Ahead of its annual results conference tomorrow, Porsche has shared details of how it plans to develop a range of high-performance batteries for its top-flight EVs.
Porsche is investigating the use of silicon, rather than graphite, anodes in battery packs to improve energy density and reduce charging times.
Porsche’s first EV, the Taycan, is the first production electric car to use 800V charging architecture, and the company plans to be on the front foot with its next battery innovations, too.
The first batteries to use the new technology will be reserved for limited-run performance flagships and customer motorsport cars. But the firm said that power units used in its future production cars will “benefit from the technological experience gained”.
These prototype units will be built in Europe, and Porsche said that it will “ensure that there is a completely European production chain for high-performance batteries” going forwards.
Porsche CEO Oliver Blume described the battery cell as “the combustion chamber of tomorrow,” adding: “Our electrified high-performance sports and racing cars place the highest demands on battery technology. To meet these demands, Porsche needs special high-performance cells. Silicon has big potential.”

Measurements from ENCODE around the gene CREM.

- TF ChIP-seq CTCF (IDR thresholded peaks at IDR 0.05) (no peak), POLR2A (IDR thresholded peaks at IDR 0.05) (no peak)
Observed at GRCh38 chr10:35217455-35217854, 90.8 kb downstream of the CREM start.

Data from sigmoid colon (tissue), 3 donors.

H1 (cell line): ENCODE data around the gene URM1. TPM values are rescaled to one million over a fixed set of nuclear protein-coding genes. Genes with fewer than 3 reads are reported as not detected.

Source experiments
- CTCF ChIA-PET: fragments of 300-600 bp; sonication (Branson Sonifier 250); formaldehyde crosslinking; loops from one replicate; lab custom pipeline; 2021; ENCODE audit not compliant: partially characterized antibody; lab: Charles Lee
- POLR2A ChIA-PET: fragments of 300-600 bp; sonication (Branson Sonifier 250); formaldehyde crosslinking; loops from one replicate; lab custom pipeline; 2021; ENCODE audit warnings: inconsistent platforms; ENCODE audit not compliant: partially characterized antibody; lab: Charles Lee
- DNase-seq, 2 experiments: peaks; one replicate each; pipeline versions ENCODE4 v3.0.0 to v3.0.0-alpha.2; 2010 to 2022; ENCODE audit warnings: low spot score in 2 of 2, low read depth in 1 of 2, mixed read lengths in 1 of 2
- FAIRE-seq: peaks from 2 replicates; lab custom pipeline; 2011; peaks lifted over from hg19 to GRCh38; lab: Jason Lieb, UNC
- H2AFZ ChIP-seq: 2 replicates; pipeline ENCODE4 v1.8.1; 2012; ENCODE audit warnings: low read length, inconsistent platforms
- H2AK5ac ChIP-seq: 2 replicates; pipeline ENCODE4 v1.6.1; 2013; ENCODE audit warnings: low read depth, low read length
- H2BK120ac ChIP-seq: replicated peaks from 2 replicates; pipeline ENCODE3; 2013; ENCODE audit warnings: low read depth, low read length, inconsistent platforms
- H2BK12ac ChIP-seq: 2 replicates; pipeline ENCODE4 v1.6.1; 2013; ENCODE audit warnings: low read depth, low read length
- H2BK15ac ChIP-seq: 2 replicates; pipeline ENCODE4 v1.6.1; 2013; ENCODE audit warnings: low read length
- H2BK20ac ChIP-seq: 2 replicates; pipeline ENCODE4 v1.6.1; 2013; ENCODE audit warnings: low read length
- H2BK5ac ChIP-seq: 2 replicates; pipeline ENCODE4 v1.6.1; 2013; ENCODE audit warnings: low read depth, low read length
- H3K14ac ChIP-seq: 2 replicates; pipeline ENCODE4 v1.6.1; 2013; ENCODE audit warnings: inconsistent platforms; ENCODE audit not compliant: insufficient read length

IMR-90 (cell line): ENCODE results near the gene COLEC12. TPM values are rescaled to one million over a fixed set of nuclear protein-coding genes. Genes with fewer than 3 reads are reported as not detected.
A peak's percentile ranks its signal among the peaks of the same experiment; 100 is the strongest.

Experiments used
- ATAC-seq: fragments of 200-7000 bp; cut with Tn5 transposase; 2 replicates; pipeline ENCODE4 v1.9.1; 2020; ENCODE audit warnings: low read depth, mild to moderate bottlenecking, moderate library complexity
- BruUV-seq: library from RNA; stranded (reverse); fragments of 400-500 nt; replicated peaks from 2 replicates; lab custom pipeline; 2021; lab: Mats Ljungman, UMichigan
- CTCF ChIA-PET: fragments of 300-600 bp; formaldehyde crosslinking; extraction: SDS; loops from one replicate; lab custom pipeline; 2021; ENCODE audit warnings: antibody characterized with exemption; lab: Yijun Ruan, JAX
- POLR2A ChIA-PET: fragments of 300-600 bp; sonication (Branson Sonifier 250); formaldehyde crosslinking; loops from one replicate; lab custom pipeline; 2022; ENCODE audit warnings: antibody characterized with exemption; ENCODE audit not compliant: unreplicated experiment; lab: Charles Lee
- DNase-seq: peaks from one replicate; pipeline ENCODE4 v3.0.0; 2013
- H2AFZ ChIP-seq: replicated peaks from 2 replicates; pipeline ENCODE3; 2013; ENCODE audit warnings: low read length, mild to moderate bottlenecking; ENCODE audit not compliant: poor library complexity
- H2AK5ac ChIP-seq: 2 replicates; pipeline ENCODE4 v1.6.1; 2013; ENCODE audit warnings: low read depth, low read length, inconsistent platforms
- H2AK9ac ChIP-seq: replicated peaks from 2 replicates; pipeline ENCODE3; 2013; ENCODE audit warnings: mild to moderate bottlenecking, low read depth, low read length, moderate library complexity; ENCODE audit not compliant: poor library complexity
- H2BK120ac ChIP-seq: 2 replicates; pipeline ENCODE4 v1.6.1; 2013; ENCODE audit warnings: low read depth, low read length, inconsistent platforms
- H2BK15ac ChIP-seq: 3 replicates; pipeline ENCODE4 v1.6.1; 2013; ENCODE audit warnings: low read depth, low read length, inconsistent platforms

Alongside the battery development programme, Porsche is planning its own fast-charging network “along the most important European major highways and motorways” to complement the existing Ionity infrastucture in which it holds a stake.
Each station will have between six and 12 chargers, offering charging rates of 350kW “and more”. This suggests that Porsche is working on technology that will allow EVs to charge even faster than the Taycan, which is capped at 270kW.
Unusually, the charging stations will also have a dedicated lounge area with self-service facilities. All chargers will be accessed and operated using a dedicated smartphone app.
Blume said: “An important prerequisite for electromobility is fast and convenient charging. That’s why we are currently working on the details of a concept for our own fast-charging stations.
“We will select attractive locations for these in order to offer our customers the most comfortable and fastest long-distance travel experience possible.”
Both projects were announced alongside Porsche’s unveiling of a plan to go CO2-neutral “across the entire value chain” as soon as 2030.
The company’s Leipzig, Weissach and Zuffenhausen production facilities in Germany are already CO2-neutral, thanks to the use of renewable energy and biogas, but Porsche will now work with its battery suppliers to ensure sustainability throughout the entire production process.
It will also invest €1 billion (AUD$1.54 billion) in the installation of wind turbines, solar panels and other sustainable energy providers over the next decade.
“We don’t want to buy CO2 certificates from other companies, but we don’t want to cause any emissions ourselves,” Blume vowed. “Where energy can’t be saved, we use electricity from renewable sources.”